Se­vere ad­verse events mar the end of Roche’s PhI­II for ‘break­through’ he­mo­phil­ia drug

Daniel O’Day, Roche CEO

With Phase III da­ta loom­ing for its close­ly-watched he­mo­phil­ia drug ACE910 (emi­cizum­ab), Roche says that in­ves­ti­ga­tors have tracked four se­ri­ous cas­es of blood clot­ting among pa­tients tak­ing the ther­a­py. And the news im­me­di­ate­ly buoyed shares of both Shire and No­vo Nordisk, which are first in line for see­ing their fran­chis­es take a hit from the ex­per­i­men­tal ther­a­py.

Roche says that there were two cas­es of throm­boem­bol­ic events and two cas­es of throm­bot­ic mi­croan­giopa­thy among pa­tients with break­through bleed­ing who were be­ing treat­ed with Shire’s FEI­BA and No­vo’s Novo­Sev­en, by­pass­ing agents that car­ry a throm­bo­sis warn­ing, ac­cord­ing to Reuters.

Here’s the state­ment Roche sent to End­points News:

What we have so far are 4 spon­ta­neous­ly re­port­ed SAE (se­ri­ous ad­verse events). And these events were seen with the con­comi­tant use of mul­ti­ple dos­es of a by­pass­ing agent with emi­cizum­ab while treat­ing a break­through bleed; in some cas­es the by­pass­ing agent at dos­es ex­ceed­ing the rec­om­mend­ed la­beled dos­es.

In col­lab­o­ra­tion with our Steer­ing Com­mit­tee and IDMC, com­posed of well-rec­og­nized he­mo­phil­ia ex­perts, we have a risk mit­i­ga­tion strat­e­gy we be­lieve will be ef­fec­tive in re­duc­ing the risk of this type of ad­verse event and al­low us to gain more in­for­ma­tion to in­form our un­der­stand­ing of these safe­ty events.

The cur­rent rec­om­men­da­tion is to avoid the use of one spe­cif­ic by­pass­ing agent and if nec­es­sary, to use it start­ing with the low­er range of the rec­om­mend­ed la­beled dose and per­form dos­ing un­der mon­i­tor­ing.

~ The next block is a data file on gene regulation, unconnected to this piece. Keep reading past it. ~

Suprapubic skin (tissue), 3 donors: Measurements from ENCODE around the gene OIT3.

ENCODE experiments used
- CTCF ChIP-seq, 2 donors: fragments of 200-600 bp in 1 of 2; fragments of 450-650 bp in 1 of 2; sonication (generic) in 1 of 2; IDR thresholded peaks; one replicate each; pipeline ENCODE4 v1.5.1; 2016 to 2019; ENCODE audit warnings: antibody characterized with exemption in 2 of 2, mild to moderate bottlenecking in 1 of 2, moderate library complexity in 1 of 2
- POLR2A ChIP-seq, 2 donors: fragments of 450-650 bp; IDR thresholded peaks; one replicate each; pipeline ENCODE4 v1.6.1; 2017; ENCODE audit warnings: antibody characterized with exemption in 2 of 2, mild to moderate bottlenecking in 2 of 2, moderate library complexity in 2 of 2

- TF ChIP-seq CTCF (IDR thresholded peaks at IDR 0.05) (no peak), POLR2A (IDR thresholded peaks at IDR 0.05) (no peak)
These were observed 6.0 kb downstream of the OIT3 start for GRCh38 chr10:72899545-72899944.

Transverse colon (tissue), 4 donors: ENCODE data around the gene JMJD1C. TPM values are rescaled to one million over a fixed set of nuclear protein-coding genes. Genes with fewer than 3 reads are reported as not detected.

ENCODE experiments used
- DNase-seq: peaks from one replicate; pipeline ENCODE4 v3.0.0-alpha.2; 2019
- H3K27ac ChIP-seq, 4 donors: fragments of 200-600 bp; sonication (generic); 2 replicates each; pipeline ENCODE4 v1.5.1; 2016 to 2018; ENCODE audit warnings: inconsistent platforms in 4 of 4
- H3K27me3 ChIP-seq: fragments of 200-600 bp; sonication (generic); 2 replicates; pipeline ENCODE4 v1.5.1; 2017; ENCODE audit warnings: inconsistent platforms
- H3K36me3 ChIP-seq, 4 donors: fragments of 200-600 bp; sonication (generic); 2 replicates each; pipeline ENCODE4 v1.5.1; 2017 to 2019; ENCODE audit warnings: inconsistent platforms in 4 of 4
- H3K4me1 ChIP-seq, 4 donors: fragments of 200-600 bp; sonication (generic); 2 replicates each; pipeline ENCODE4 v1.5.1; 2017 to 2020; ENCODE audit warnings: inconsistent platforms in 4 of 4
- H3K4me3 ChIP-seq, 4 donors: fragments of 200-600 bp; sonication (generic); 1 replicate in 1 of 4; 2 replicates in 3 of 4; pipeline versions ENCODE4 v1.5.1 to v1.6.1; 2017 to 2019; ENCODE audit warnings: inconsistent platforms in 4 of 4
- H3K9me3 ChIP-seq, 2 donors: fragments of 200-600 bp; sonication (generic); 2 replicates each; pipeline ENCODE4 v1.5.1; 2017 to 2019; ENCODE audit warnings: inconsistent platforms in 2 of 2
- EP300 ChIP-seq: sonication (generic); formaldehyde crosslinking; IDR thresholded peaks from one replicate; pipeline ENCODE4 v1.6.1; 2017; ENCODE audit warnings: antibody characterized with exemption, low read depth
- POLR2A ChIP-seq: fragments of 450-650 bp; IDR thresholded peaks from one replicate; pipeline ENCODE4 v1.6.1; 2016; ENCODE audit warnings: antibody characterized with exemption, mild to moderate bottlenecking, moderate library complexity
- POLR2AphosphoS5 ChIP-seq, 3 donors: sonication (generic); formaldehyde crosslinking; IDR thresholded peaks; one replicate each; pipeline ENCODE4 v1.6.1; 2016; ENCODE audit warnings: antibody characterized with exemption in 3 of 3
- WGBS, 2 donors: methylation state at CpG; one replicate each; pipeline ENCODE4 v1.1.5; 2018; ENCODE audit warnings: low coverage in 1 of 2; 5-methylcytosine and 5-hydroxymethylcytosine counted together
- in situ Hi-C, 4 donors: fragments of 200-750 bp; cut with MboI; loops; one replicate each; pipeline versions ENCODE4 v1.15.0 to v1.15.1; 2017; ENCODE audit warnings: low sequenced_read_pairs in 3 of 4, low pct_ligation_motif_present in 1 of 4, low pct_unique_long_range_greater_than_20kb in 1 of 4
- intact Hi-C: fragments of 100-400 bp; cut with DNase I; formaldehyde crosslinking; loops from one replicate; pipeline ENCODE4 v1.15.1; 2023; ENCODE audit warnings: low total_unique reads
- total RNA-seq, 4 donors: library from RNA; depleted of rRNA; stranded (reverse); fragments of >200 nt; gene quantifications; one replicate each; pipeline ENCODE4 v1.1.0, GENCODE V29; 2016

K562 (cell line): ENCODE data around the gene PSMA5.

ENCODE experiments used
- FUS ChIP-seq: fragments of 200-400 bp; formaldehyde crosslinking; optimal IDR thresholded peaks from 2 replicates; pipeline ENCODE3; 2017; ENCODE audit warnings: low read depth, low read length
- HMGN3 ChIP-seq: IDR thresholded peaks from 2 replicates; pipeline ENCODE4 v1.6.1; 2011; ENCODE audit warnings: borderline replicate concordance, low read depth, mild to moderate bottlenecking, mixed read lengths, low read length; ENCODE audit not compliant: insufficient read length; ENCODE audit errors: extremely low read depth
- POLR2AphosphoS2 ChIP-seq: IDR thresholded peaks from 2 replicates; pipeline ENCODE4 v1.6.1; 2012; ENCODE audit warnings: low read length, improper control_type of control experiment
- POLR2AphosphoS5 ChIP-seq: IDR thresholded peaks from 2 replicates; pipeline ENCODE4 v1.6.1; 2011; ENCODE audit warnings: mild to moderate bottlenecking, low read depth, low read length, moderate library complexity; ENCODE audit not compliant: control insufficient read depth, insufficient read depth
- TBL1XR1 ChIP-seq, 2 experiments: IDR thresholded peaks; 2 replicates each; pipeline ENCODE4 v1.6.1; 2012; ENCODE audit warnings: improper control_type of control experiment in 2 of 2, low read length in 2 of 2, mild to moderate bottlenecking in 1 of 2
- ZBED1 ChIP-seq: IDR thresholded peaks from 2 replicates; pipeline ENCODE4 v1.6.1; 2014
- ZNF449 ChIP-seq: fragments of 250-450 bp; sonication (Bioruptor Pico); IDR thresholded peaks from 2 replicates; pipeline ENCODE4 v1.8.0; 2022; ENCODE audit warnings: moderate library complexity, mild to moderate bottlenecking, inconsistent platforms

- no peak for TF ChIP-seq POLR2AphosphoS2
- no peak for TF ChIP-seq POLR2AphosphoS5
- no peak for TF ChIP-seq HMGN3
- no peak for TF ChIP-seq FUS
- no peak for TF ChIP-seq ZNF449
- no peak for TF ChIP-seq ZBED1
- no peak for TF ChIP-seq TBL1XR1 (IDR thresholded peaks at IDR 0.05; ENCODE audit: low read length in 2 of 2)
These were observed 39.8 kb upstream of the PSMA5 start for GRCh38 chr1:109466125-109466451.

Im­por­tant­ly, all of these ad­verse events have re­solved and two of the pa­tients have since restart­ed emi­cizum­ab and have not ex­pe­ri­enced a re­cur­rence of the ad­verse event to date.

Right now there’s no cer­tain­ty over what, if any, im­pact the ad­verse events will have on the drug’s fate, but any kind of cloud over the drug spells some im­me­di­ate re­lief for Shire and No­vo Nordisk, which has been par­tic­u­lar­ly un­der the gun re­cent­ly on the di­a­betes front. Bio­gen, mean­while, is spin­ning out its port­fo­lio of he­mo­phil­ia drugs.

No­vo Nordisk CEO Lars Re­bi­en Sørensen

Chief Ex­ec­u­tive Of­fi­cer Lars Re­bi­en Sørensen, known for mak­ing blunt com­ments, iden­ti­fied ACE910 as “the key threat” to its block­buster fran­chise, built around Novo­Sev­en, ac­cord­ing to an in-depth analy­sis from Bloomberg to­day. And Shire, which just ac­quired Bax­al­ta and its port­fo­lio of he­mo­phil­ia drugs, saw its shares spike on the Lon­don ex­change af­ter the first re­ports hit.

The news about these ad­verse events amounts to the first dent in ACE910’s for­mi­da­ble rep­u­ta­tion. Roche’s Daniel O’Day has been an out­spo­ken cham­pi­on for this drug, cit­ing it re­peat­ed­ly as one of the phar­ma gi­ant’s biggest late-stage pro­grams. And an­a­lysts have re­peat­ed­ly tapped it as a like­ly block­buster, able to gen­er­ate bil­lions in an­nu­al rev­enue.

Their drug—an an­ti-fac­tor IXa/X bis­pe­cif­ic which mim­ics the func­tion of Fac­tor VI­II, even in the pres­ence of FVI­II in­hibitors—is near­ing the end of a ma­jor, Roche-style Phase III pro­gram with a drug blessed by the FDA with a break­through drug des­ig­na­tion. Two Phase III stud­ies have be­gun in chil­dren and adults who have ac­quired Fac­tor VI­II in­hibitors. An­oth­er Phase III in pa­tients with­out the FVI­II in­hibitors is start­ing, and there’s a fourth Phase III planned for a once-every-4-weeks dose, to see if they can come up with an eas­i­er ad­min­is­tra­tion sched­ule than the once-week­ly in­jec­tion they’re work­ing with now.

In­ves­ti­ga­tors say that their fol­lowup of 18 pa­tients in the key proof of con­cept study re­vealed that emi­cizum­ab cut the bleed­ing rate of pa­tients by more than 95% af­ter a fol­lowup re­view last­ing up to 32.6 months long. And that’s what they ex­pect to prove in Phase III.

But ACE910 isn’t the on­ly break­through ther­a­py in the pipeline. Bio­Marin grabbed the spot­light at a ma­jor sci­en­tif­ic con­fer­ence last sum­mer with da­ta that nailed down hard ev­i­dence that its gene ther­a­py for he­mo­phil­ia A demon­strat­ed a high chance of restor­ing pa­tients’ nat­ur­al clot­ting abil­i­ties, re­duc­ing or elim­i­nat­ing bleed­ing episodes and point­ing them down the road to a nor­mal life. And com­pa­ny in­ves­ti­ga­tors are now hus­tling BMN 270 in­to a Phase IIb study that could be used to gain an ac­cel­er­at­ed ap­proval for a po­ten­tial block­buster.

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